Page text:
] points to the shortening of the photoperiod. If this were true, we would not expect the UHI to change EOS. In addition, this would mean that the difference in EOS shown when using the 90% criteria is a result of observing a sample of the EOS under control of another environmental factor such as, for example, photoperiod.
4.3. Length of Season
Although LOS is the only phenological parameter that is consistently statistically significant, we are cautious of these results. Both the SOS and EOS contribute to the LOS, and under an informal and 95% selection criteria the most reliable contributor to the statistically longer growing season in the urban area is the earlier start in the spring. As shown in Figure 6
a,b, the difference in the SOS for the urban and exurban area is proportionally larger than the EOS, thus contributing more to the difference in the LOS. In addition, even without statistically different EOS dates for all of the classes with these two methods, the difference in the LOS is still statistically significant for all classes. However, when we look at LOS derived from the 90% criteria, the opposite is true that without all statistically different SOS dates, the difference in the LOS is still statistically significant for all classes. Therefore, since there is uncertainty with why LOS is longer in the urban areas, it is difficult to support that it is true.
Moreover, when looking at the mean LOS for each class, a similar trend appears as we see with the SOS, which is that there is a difference in the LOS across classes. Once again, this observation suggests to look at intra-city features and not just the urban area as a whole to be able to describe better the effects of the urban environment on phenology.
4.4. Study Assumptions and Potential Limitations
The method we used for normalization ensures that all data obtained are used. It also corrects for interannual shifts in phenological parameters by placing the event at each location in relation to the expected date of the same exurban event for the same year. This allows for the comparison of the difference in time between an event at each location and the timing of the corresponding expected exurban area’s event and not a comparison of the actual dates, which may not be comparable from one year to the next due to changing weather patterns. Thus, after normalization, one can compare the urban and exurban data to show the differences within each separate year and also among all years together. Importantly, the approach accounts for the uneven and inconsistent sample proportions between the urban and exurban environments from year to year. Simply normalizing according to the mean value of all urban and exurban pixels would pull the normalized value in different amounts, based on the proportional size, toward the sample with the larger size and not centering the normalized values at the same value from year to year. For example, if one year had one exurban point for every two urban points and the next year this ratio decreased to 1:4, the normalized values of the second year would be pulled closer to zero for the urban areas and further from zero for the exurban areas, making them incomparable.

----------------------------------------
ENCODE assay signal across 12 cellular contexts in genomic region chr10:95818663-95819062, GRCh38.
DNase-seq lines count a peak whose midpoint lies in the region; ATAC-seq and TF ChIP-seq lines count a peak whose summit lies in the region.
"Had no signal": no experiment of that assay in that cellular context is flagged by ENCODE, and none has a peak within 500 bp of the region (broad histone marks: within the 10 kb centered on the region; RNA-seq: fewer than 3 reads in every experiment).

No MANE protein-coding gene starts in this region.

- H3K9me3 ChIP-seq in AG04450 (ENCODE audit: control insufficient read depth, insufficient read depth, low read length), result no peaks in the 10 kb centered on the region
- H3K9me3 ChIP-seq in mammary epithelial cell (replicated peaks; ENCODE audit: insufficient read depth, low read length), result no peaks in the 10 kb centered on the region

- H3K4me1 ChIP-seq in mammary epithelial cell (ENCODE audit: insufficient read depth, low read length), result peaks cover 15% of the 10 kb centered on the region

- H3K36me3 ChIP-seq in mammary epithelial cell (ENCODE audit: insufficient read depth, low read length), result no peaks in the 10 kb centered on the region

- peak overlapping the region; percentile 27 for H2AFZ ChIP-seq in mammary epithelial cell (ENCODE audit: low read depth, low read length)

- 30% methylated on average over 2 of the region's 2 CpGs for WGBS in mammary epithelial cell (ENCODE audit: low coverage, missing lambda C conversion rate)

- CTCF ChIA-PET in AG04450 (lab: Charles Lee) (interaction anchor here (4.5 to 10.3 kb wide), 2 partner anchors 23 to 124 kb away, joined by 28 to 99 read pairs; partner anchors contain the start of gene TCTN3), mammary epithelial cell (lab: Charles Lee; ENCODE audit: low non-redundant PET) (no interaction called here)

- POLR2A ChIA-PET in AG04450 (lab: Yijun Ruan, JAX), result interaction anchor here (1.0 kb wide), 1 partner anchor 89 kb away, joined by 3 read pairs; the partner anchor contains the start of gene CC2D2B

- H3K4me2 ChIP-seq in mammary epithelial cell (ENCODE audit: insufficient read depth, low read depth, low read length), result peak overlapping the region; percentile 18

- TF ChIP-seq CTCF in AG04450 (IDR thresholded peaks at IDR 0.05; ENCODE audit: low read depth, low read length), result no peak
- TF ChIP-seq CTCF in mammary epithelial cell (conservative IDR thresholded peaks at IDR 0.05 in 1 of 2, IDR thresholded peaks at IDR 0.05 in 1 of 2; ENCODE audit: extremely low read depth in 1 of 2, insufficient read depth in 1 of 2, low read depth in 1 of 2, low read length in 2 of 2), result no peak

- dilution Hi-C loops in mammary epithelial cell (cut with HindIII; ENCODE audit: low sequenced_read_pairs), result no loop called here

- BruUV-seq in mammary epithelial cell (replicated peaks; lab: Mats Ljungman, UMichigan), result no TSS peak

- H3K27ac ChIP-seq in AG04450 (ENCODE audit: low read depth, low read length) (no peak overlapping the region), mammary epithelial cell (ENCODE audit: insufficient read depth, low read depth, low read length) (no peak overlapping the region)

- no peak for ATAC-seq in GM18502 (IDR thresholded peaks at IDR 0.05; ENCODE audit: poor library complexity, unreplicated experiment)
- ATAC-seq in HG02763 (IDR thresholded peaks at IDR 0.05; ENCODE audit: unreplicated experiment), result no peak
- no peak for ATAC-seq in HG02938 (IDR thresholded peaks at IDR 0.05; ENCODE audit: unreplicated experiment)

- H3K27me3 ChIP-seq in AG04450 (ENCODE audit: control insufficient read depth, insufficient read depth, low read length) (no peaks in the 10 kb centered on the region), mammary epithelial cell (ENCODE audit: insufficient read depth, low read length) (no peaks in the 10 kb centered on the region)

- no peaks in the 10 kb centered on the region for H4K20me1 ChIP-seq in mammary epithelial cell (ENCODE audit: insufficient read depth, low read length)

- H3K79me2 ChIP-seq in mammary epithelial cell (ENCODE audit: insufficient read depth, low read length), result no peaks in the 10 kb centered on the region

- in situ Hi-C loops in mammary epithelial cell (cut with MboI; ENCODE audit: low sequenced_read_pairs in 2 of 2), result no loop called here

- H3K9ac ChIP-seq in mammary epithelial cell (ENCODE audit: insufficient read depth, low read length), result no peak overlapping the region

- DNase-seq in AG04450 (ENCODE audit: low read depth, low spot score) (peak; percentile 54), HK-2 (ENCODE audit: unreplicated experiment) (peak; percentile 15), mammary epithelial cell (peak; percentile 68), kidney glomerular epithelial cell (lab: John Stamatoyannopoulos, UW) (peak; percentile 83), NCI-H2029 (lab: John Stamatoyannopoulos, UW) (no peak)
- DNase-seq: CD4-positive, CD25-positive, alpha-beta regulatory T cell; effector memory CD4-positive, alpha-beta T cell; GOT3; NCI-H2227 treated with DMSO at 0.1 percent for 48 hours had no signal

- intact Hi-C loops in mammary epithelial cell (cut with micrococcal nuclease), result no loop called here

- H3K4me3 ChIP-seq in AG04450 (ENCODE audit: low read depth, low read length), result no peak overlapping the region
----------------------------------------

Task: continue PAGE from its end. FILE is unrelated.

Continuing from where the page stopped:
However, an underlying assumption of this normalization method is that if a shift in dates does occur from one year to the next, the amount of the shift is the same for both the urban and exurban environment. If this assumption is violated, any disproportional interannual shifts would skew the results to either be over or under represented depending on if the urban sample size was large or small for that year.
A second underlying assumption of this study is that the expected vegetation type and management practices were similar between like land cover classes for both the urban and rural environments. For example, it was assumed that any influences a homeowner may have on phenology due to landscaping practices (i.e., watering the lawn in the spring) and vegetation transplanting (i.e., planting grass for a lawn) were just as likely to occur regardless if the individual lives in a rural and urban settings. This is an important assumption, as it has been observed that phenological traits can differ between vegetation types [51
]. However, making comparisons between the urban and rural environments of developed areas with the same land cover classes controlled for this, as opposed to comparing dissimilar land cover classes that may have dissimilar landscape management techniques.